Anne Hathaway Apologizes For ‘The Witches’ Remake Character Design After Disability Community Backlash – Update

The Witches
The Witches Warner Bros

UPDATE, November 5: Anne Hathaway, the star of Warner Bros’ The Witches remake, has issued an apology for offense caused to the disability community by the film’s depiction of its title characters. The actress said “this never would have happened” if she had connected the look of the film’s witches with people with limb differences when looking at the designs.

“I have recently learned that many people with limb differences, especially children, are in pain because of the portrayal of the Grand High Witch in The Witches,” Hathaway wrote in an Instagram post. You can watch it in full below.

“Let me begin by saying I do my best to be sensitive to the feelings and experiences of others not out of some scrambling PC fear, but because not hurting others seems like a basic level of decency we should all be striving for. As someone who really believes in inclusivity and really, really detests cruelty, I owe you all an apology for the pain caused.

“I am sorry. I did not connect limb difference with the GHW when the look of the character was brought to me; if I had, I assure you this never would have happened. I particularly want to say I’m sorry to kids with limb differences: now that I know better I promise I’ll do better. And I owe a special apology to everyone who loves you as fiercely as I love my own kids: I’m sorry I let your family down,” the actress added.

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I have recently learned that many people with limb differences, especially children, are in pain because of the portrayal of the Grand High Witch in The Witches.  Let me begin by saying I do my best to be sensitive to the feelings and experiences of others not out of some scrambling PC fear, but because not hurting others seems like a basic level of decency we should all be striving for. As someone who really believes in inclusivity and really, really detests cruelty, I owe you all an apology for the pain caused. I am sorry. I did not connect limb difference with the GHW when the look of the character was brought to me; if I had, I assure you this never would have happened. I particularly want to say I’m sorry to kids with limb differences: now that I know better I promise I’ll do better. And I owe a special apology to everyone who loves you as fiercely as I love my own kids: I’m sorry I let your family down. If you aren’t already familiar, please check out the @Lucky_Fin_Project (video above) and the #NotAWitch hashtag to get a more inclusive and necessary perspective on limb difference.

A post shared by Anne Hathaway (@annehathaway) on

PREVOUS, November 4: Prominent members of the disability community, including campaigners, Paralympians and the Paralympic Games organization, have condemned the depiction of the eponymous characters in Warner Bros’ recently released The Witches, saying the use of distinct physical impairments in their hands is offensive to those with limb differences.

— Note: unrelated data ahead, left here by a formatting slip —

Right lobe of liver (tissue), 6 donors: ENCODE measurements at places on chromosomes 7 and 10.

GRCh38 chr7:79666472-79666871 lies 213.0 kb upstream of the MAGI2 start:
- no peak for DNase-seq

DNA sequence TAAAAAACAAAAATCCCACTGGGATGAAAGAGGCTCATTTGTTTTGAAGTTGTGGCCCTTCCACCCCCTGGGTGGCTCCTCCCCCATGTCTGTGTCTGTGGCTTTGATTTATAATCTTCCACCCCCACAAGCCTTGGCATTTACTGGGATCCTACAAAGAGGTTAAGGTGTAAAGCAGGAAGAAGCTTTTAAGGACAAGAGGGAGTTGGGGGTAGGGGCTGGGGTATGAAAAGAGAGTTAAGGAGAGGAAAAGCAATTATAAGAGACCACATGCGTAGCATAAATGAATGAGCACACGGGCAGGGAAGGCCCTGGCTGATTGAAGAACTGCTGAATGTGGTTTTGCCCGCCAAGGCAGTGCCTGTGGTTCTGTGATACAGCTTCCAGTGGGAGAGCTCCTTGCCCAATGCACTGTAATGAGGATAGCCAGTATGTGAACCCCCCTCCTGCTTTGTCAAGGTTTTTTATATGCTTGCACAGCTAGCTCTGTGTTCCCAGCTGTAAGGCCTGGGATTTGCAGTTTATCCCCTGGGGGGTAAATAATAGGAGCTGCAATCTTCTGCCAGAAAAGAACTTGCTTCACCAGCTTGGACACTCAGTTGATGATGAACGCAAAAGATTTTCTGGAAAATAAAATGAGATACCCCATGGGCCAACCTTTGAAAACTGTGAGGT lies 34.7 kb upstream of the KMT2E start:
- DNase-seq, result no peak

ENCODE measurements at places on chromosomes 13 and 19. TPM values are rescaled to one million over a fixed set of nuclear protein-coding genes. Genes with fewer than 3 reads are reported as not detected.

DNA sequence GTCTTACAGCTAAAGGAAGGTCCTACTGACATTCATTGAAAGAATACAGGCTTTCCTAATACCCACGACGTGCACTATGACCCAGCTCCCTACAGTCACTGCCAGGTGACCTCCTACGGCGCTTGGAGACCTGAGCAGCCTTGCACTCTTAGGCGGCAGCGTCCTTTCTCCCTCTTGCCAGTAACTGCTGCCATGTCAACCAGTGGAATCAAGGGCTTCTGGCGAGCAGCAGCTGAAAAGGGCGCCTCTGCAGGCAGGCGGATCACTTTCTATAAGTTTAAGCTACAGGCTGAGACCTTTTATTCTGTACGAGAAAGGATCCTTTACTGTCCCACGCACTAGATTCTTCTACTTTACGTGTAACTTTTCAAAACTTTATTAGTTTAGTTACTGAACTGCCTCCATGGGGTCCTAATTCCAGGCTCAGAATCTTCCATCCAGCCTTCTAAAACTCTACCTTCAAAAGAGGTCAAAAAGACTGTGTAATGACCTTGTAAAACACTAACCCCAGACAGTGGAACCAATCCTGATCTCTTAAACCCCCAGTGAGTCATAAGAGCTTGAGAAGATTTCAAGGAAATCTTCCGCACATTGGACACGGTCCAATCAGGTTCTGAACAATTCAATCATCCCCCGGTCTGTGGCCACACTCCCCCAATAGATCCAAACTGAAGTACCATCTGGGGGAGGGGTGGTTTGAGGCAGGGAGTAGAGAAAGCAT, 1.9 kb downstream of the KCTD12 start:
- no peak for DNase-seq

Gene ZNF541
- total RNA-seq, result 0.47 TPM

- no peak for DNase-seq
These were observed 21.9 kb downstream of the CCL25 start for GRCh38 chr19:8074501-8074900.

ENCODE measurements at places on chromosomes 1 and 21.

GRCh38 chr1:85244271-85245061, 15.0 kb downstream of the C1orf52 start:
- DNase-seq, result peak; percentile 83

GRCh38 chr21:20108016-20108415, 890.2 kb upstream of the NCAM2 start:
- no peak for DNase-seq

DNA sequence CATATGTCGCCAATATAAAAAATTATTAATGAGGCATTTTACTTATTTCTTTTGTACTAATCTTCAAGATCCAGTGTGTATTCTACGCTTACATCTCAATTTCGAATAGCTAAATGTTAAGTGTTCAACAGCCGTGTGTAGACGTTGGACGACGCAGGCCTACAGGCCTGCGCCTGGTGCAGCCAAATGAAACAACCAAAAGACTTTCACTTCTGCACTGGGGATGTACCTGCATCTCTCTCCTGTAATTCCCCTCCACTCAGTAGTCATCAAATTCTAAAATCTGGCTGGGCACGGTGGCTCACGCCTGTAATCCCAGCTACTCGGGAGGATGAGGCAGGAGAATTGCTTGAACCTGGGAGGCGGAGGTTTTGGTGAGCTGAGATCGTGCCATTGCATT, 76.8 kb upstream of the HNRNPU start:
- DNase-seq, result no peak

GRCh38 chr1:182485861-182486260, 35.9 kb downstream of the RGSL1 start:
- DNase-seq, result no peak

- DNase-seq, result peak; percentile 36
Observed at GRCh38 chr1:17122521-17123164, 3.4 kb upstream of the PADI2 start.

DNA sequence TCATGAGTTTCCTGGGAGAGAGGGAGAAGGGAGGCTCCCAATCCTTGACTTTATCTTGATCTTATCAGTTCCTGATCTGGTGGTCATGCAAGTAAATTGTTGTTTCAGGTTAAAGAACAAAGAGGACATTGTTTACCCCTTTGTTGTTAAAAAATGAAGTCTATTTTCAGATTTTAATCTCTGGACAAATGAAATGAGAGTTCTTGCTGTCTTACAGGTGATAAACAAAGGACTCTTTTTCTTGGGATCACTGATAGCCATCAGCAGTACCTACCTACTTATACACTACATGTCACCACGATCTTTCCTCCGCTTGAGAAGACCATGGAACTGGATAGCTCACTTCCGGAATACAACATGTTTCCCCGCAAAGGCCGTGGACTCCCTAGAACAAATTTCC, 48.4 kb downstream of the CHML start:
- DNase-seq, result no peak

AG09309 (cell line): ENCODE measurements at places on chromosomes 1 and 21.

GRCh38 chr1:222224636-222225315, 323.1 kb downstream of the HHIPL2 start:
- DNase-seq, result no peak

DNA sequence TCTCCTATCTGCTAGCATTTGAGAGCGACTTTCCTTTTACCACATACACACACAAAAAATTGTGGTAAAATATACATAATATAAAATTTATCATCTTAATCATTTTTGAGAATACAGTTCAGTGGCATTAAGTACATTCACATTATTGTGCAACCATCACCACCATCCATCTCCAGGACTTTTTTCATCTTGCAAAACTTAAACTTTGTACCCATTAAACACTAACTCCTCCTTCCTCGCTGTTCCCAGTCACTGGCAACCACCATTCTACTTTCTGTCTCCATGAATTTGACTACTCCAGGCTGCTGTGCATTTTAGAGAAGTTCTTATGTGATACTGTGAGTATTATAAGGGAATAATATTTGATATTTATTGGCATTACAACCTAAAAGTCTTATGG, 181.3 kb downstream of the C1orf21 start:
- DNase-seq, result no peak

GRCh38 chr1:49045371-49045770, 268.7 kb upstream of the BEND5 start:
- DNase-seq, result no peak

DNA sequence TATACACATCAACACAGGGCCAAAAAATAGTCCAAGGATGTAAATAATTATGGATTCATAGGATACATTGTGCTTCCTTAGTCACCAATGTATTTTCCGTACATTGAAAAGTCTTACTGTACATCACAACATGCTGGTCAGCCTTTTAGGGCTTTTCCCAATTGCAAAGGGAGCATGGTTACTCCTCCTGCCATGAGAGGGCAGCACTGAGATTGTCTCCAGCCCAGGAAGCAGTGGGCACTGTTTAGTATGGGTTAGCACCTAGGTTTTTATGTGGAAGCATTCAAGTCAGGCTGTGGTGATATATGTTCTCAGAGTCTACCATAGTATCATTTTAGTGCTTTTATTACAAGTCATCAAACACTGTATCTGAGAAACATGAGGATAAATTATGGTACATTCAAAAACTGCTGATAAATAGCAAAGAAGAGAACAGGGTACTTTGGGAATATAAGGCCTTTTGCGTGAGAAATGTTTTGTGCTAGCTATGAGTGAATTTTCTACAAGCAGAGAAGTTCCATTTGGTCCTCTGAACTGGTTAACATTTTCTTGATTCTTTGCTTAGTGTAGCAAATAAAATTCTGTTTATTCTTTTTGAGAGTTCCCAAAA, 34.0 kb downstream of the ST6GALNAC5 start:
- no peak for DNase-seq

In the movie, Anne Hathaway’s character is shown with hands that are similar to the limb abnormality ectrodactyly, otherwise known as “split hand”, which is typified by the absence of one or more central digits on the hand or foot. See image above.

British Paralympic swimmer Amy Marren was one of the first to call out the studio for the imagery.

Disability advocate Shannon Crossland stated on Instagram that the imagery in the film was “no way a reflection of the original novel written by Roald Dahl”.

“Is this the kind of message we want the next generation to receive. That having three fingers is a witch’s attribute? It is an extremely damaging portrayal. Disability should NOT be associated with evil, abnormality, disgust, fear or monsters,” she added.

In response to those messages and numerous others from members of the disability community, a Warner Bros spokesperson told Deadline it had been “deeply saddened to learn that our depiction of the fictional characters in The Witches could upset people with disabilities” and that it “regretted any offense caused”.

“In adapting the original story, we worked with designers and artists to come up with a new interpretation of the cat-like claws that are described in the book,” they added. “It was never the intention for viewers to feel that the fantastical, non-human creatures were meant to represent them.”

In Dahl’s 1983 novel, the witches are said to have “square feet with no toes” and “claws instead of fingernails”, though in the first edition cover illustration they are shown to have five fingers on their hands.

The official Paralympic Games twitter account weighed in today on Twitter.

Former Coronation Street actress Melissa Johns, a disability advocate, also tweeted.

Directed by Robert Zemeckis and co-written by Guillermo del Toro, The Witches was released on HBO Max on October 22. It is the second adaptation of Dahl’s book after Nicolas Roeg’s 1990 film of the same name.

Here’s the Warner Bros statement in full:

“We the filmmakers and Warner Bros. Pictures are deeply saddened to learn that our depiction of the fictional characters in THE WITCHES could upset people with disabilities, and regret any offense caused. In adapting the original story, we worked with designers and artists to come up with a new interpretation of the cat-like claws that are described in the book. It was never the intention for viewers to feel that the fantastical, non-human creatures were meant to represent them. This film is about the power of kindness and friendship. It is our hope that families and children can enjoy the film and embrace this empowering, love-filled theme.”

This article was printed from https://deadline.com/2020/11/the-witches-backlash-disability-community-warner-bros-regrets-offence-1234608930/